Monday, April 2, 2012

A Brief Note on Floating Rate Notes and Money Market Mutual Funds

Potential purchasers of Treasury floating rate notes include money market mutual funds, which have been paying very low yields lately.  There would appear to be two advantages to them:  (1) FRNs would lessen the funds' frequent need to roll over bills or other short-term paper and (2) they might provide a somewhat higher yield than bills.

Money market mutual funds are supposed to be invested in short-term investments with no market risk.  Apparently, FRNs would qualify.  But one of the arguments for Treasury to issue FRNs is that they would serve to lengthen the average maturity of the public debt.  Obviously, there is some tension here between how the money market mutual funds would look at FRNs and how some argue the Treasury should look at them.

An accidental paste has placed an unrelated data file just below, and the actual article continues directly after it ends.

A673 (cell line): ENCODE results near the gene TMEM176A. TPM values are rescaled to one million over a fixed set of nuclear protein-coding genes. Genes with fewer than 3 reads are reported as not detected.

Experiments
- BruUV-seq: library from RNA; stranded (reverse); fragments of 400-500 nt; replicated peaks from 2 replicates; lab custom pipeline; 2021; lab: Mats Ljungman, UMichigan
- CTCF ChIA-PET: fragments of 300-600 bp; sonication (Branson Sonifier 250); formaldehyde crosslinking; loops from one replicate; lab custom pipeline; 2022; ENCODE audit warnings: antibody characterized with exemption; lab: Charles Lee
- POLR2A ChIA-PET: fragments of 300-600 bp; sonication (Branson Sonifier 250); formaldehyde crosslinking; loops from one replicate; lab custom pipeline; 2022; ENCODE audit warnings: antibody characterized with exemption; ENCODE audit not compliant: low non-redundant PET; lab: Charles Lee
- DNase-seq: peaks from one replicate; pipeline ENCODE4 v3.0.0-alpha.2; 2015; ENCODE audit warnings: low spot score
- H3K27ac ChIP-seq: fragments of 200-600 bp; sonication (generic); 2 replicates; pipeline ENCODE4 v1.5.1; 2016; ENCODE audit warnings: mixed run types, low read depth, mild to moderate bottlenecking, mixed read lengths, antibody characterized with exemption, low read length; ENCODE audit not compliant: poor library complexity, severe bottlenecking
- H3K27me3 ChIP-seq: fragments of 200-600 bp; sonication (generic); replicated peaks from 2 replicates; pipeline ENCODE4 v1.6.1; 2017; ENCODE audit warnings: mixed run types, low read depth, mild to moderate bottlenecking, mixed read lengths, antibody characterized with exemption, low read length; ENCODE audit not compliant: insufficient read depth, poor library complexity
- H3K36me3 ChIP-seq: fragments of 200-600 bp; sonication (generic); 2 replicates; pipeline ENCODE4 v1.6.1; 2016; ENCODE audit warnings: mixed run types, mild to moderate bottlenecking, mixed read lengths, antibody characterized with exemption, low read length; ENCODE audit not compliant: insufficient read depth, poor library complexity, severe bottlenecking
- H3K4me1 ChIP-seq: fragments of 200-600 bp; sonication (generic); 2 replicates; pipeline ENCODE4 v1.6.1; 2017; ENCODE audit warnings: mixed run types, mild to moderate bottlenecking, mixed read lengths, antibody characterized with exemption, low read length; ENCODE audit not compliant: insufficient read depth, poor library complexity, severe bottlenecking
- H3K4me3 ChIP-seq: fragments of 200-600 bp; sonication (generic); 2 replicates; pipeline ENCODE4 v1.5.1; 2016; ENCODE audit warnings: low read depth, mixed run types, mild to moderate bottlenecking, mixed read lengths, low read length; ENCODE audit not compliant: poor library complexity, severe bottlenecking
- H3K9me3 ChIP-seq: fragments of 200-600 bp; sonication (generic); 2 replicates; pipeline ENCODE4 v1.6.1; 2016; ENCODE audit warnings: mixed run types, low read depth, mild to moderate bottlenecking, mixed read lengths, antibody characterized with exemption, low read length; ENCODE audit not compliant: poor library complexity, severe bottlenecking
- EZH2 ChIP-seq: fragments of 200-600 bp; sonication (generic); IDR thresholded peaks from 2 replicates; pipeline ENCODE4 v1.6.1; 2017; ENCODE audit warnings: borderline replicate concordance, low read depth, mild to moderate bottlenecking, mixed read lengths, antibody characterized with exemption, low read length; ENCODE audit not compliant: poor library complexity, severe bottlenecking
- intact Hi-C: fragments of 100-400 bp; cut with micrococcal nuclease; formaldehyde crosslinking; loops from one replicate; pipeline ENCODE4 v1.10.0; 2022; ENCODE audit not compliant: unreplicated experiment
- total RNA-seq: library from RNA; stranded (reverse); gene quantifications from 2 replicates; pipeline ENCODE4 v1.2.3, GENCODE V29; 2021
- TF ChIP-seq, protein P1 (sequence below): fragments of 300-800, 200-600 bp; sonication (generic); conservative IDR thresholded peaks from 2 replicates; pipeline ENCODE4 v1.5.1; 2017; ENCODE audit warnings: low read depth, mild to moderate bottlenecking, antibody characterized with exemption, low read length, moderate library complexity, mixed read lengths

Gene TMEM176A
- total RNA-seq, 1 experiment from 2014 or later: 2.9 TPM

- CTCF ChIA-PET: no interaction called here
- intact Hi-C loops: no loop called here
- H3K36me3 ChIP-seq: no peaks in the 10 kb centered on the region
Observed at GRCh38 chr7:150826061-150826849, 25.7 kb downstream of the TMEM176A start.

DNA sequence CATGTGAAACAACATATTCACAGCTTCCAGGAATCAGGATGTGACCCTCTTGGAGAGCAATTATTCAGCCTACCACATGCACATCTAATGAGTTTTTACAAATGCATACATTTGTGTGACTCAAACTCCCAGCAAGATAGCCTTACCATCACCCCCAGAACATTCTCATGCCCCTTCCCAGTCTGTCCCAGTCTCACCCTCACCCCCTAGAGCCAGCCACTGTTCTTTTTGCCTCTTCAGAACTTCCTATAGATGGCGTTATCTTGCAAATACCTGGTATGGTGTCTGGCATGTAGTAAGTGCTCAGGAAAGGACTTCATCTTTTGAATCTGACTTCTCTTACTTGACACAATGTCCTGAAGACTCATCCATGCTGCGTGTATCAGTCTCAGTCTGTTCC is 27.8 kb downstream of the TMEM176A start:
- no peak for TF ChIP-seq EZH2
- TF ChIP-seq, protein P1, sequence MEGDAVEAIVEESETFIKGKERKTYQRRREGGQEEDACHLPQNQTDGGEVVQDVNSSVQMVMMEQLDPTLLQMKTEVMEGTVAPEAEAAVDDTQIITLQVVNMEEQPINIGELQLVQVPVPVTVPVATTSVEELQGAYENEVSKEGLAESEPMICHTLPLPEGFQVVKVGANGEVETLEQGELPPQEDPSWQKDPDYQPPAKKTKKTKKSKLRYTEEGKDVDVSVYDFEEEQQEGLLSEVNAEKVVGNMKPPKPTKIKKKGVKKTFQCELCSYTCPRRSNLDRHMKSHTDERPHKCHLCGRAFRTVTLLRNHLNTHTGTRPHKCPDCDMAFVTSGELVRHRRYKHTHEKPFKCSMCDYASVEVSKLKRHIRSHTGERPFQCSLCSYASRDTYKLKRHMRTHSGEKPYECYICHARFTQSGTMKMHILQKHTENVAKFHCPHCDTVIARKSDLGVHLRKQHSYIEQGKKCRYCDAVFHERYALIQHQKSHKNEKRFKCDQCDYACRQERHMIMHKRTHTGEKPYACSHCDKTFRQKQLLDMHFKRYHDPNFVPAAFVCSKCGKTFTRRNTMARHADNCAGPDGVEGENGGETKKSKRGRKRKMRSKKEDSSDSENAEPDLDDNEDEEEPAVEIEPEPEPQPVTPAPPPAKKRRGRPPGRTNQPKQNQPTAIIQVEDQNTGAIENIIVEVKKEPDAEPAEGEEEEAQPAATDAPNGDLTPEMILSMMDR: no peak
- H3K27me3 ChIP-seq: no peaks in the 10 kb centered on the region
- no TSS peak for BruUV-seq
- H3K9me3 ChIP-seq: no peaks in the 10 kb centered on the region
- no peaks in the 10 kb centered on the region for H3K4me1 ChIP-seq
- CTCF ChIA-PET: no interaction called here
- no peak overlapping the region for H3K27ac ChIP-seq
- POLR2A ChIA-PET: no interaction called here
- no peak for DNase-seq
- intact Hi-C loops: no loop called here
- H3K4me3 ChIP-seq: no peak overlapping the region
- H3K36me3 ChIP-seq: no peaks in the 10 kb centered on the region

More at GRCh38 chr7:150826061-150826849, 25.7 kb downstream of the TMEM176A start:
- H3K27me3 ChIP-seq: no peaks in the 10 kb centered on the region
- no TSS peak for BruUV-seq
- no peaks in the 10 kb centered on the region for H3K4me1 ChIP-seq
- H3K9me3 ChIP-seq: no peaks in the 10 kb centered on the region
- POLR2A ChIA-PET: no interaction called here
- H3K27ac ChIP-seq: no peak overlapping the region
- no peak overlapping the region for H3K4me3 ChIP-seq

If FRNs were to yield the same as, or lower than, Treasury bills, it would be a reasonable option.  But if they yield higher than bills, the case for them is very weak.  Helping out money market mutual funds is not one of the goals of Treasury debt management, and I would think that the current people in charge of Treasury debt management would want to be careful to avoid any perception that this has become a motivating factor.

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